Man known for terrorizing neighbors beaten with a bat in front of his 8-year-old son

Posted at 6:47 PM, Jul 03, 2018
and last updated 2018-07-05 09:36:34-04

Was the baseball bat attack on a 47-year-old Detroit man justified, or will it be a case a vigilante justice gone too far? 

"I came out trying to stop it, and they wouldn't stop. They kept beating and beating," said Frenchia Dunlap whose 47-year-old son was beaten by one of her neighbors Monday. 

But some people in the neighborhood say Dunlap's son had it coming, accusing the ex-con with mental health issues of terrorizing their neighbors. 

Even Frenchia Dunlap admits to calling police on her son because she says he continues to recklessly fire his gun in the air. 

And then came the attack on Dunlap's son.

"Just had enough and just had to teach him a lesson," said Talicia Wyatt who tells 7 Action News that Dunlap's son went too far Monday afternoon, starting with busting out the windows on their house and their vehicles. 

Wyatt said she made repeated calls to 911 for help, and as they were waiting for officers to arrive, Dunlap's son threw a brick at her mother. 

Wyatt's mother was able to dodge the brick, but that's when she says her dad went after Dunlap with the bat, beating him in front of the man's eight-year-old son. The child was not injured.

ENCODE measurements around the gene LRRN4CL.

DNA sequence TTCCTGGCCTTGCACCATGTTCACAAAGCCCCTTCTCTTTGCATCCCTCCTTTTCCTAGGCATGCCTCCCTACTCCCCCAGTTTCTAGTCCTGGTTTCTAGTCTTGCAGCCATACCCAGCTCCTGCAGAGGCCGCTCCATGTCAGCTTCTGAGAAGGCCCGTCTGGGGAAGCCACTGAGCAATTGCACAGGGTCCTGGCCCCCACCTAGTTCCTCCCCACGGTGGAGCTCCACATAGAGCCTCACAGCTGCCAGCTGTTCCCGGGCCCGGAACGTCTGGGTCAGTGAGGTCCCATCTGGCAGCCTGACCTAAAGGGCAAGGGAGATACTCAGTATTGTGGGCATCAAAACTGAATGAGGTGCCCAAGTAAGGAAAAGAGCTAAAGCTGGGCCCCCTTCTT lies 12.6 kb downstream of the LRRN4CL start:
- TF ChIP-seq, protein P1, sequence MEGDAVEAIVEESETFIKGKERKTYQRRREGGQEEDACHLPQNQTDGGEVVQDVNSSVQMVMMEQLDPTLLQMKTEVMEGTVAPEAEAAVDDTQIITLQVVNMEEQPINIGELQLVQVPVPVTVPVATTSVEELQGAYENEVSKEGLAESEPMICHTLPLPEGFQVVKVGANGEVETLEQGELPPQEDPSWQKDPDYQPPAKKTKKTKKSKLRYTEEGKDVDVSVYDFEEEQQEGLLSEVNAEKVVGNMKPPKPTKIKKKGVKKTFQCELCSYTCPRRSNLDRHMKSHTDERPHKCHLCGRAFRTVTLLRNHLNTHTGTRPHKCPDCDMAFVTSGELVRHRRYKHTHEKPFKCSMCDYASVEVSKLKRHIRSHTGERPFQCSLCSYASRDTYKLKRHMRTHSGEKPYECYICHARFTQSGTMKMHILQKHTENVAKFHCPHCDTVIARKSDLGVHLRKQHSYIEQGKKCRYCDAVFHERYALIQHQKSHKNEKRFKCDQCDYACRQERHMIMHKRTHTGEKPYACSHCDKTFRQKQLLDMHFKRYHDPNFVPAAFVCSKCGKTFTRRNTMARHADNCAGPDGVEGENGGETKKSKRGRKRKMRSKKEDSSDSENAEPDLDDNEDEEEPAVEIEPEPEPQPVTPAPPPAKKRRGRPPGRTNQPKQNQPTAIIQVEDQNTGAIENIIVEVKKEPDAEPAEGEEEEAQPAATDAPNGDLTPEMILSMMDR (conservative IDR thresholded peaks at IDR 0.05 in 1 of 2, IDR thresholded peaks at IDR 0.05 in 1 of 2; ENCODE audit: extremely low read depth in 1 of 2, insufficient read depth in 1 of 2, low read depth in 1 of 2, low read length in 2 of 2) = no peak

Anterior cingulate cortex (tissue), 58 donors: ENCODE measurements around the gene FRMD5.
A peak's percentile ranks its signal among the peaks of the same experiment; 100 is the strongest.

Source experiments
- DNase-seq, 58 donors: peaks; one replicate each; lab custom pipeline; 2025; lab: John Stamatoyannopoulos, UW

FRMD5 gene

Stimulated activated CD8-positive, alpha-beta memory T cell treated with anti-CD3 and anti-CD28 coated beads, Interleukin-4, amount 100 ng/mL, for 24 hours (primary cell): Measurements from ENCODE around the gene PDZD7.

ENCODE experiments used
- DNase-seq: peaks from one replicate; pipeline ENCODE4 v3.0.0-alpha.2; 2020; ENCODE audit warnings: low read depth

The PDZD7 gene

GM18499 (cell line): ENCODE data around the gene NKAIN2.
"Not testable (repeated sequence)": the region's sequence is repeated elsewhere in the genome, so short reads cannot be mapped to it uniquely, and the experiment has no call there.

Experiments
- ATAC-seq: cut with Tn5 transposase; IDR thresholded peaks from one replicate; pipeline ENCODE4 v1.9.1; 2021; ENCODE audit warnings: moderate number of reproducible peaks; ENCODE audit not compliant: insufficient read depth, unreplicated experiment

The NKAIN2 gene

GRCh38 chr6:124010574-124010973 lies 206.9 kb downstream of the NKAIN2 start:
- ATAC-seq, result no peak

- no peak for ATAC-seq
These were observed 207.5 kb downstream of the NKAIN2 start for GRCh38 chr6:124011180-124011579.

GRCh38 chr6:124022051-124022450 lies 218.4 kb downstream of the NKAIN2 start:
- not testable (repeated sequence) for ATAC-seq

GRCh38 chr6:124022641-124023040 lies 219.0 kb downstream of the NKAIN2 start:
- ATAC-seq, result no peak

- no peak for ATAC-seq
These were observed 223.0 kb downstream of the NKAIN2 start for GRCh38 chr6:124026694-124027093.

Dunlap's son was released from prison in 2017 with prior convictions for armed robbery and fleeing police, according to state records. 

And prior to Monday, Wyatt and her mother say the man flattened their tires, shot down a satellite dish on their house and broken the windows on their home. 

Other neighbors tell 7 Action News that Dunlap's son often open fires in the neighborhood. 

It's unclear why the man allegedly aims most of his frustration at Wyatt's family. They say the man has gotten mad at them before for giving shoes and food to a homeless woman in the neighborhood that he considers to be his girlfriend.

Frenchia Dunlap says, in prior incidents, by the time police are able to respond to her calls for help, her son is gone. And this time, Dunlap doesn't want him returning to the home she's lived in for over 30 years because she, too, says she has had enough. 

Dunlap said her son remains hospitalized for his injuries sustained in the bat beating.